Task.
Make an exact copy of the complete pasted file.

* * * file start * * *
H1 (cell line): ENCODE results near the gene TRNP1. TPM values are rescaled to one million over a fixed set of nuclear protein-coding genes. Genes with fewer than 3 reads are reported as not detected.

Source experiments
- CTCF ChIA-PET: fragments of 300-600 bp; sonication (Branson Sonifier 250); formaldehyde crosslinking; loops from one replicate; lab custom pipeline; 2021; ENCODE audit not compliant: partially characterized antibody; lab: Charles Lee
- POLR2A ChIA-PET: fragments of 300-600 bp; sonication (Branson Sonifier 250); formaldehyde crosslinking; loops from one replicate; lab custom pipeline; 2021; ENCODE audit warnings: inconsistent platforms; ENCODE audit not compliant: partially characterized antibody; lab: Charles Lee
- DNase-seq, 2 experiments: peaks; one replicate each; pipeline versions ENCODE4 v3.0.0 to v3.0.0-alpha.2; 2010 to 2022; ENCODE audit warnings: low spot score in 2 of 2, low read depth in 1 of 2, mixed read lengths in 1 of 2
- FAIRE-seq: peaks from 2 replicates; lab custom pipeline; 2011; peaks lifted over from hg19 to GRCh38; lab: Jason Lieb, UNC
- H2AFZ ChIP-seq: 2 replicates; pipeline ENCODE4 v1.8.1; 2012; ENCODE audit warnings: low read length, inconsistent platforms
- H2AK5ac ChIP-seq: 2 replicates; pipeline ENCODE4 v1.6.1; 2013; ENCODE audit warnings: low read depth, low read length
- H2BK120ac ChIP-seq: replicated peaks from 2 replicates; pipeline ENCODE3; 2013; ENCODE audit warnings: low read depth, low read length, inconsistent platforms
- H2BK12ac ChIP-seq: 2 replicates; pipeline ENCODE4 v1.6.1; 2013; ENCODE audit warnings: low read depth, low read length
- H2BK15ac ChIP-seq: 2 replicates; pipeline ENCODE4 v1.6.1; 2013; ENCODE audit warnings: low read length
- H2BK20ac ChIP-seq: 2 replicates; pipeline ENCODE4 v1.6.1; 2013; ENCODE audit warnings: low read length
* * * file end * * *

H1 (cell line): ENCODE results near the gene TRNP1. TPM values are rescaled to one million over a fixed set of nuclear protein-coding genes. Genes with fewer than 3 reads are reported as not detected.

Source experiments
- CTCF ChIA-PET: fragments of 300-600 bp; sonication (Branson Sonifier 250); formaldehyde crosslinking; loops from one replicate; lab custom pipeline; 2021; ENCODE audit not compliant: partially characterized antibody; lab: Charles Lee
- POLR2A ChIA-PET: fragments of 300-600 bp; sonication (Branson Sonifier 250); formaldehyde crosslinking; loops from one replicate; lab custom pipeline; 2021; ENCODE audit warnings: inconsistent platforms; ENCODE audit not compliant: partially characterized antibody; lab: Charles Lee
- DNase-seq, 2 experiments: peaks; one replicate each; pipeline versions ENCODE4 v3.0.0 to v3.0.0-alpha.2; 2010 to 2022; ENCODE audit warnings: low spot score in 2 of 2, low read depth in 1 of 2, mixed read lengths in 1 of 2
- FAIRE-seq: peaks from 2 replicates; lab custom pipeline; 2011; peaks lifted over from hg19 to GRCh38; lab: Jason Lieb, UNC
- H2AFZ ChIP-seq: 2 replicates; pipeline ENCODE4 v1.8.1; 2012; ENCODE audit warnings: low read length, inconsistent platforms
- H2AK5ac ChIP-seq: 2 replicates; pipeline ENCODE4 v1.6.1; 2013; ENCODE audit warnings: low read depth, low read length
- H2BK120ac ChIP-seq: replicated peaks from 2 replicates; pipeline ENCODE3; 2013; ENCODE audit warnings: low read depth, low read length, inconsistent platforms
- H2BK12ac ChIP-seq: 2 replicates; pipeline ENCODE4 v1.6.1; 2013; ENCODE audit warnings: low read depth, low read length
- H2BK15ac ChIP-seq: 2 replicates; pipeline ENCODE4 v1.6.1; 2013; ENCODE audit warnings: low read length
- H2BK20ac ChIP-seq: 2 replicates; pipeline ENCODE4 v1.6.1; 2013; ENCODE audit warnings: low read length